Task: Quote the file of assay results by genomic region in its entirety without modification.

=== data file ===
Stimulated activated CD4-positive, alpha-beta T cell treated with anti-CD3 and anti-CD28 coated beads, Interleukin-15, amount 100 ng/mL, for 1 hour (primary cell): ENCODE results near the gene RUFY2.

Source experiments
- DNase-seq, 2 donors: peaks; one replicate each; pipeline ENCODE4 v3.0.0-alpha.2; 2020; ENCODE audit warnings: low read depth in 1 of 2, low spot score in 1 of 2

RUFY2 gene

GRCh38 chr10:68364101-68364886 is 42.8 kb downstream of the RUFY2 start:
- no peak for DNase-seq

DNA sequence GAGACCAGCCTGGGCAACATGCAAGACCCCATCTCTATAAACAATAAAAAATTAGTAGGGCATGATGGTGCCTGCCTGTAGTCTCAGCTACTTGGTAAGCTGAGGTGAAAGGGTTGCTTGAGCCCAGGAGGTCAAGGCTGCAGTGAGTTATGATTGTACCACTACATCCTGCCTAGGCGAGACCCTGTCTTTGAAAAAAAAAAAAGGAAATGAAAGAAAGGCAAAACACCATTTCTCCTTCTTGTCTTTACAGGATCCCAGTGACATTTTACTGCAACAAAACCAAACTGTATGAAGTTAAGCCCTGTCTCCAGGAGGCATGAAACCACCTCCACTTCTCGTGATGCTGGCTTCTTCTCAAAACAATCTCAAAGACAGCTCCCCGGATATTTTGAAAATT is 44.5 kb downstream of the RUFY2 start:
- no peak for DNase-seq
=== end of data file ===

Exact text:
Stimulated activated CD4-positive, alpha-beta T cell treated with anti-CD3 and anti-CD28 coated beads, Interleukin-15, amount 100 ng/mL, for 1 hour (primary cell): ENCODE results near the gene RUFY2.

Source experiments
- DNase-seq, 2 donors: peaks; one replicate each; pipeline ENCODE4 v3.0.0-alpha.2; 2020; ENCODE audit warnings: low read depth in 1 of 2, low spot score in 1 of 2

RUFY2 gene

GRCh38 chr10:68364101-68364886 is 42.8 kb downstream of the RUFY2 start:
- no peak for DNase-seq

DNA sequence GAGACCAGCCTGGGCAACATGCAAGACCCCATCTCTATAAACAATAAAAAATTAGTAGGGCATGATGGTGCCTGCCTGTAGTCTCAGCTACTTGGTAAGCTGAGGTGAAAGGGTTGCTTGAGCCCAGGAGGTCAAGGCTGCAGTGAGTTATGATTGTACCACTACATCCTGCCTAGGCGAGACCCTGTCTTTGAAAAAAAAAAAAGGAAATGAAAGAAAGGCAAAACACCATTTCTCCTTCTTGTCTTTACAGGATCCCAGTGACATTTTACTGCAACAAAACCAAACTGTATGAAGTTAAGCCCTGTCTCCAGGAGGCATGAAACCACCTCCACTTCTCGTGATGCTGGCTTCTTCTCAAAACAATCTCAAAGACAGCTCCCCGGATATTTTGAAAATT is 44.5 kb downstream of the RUFY2 start:
- no peak for DNase-seq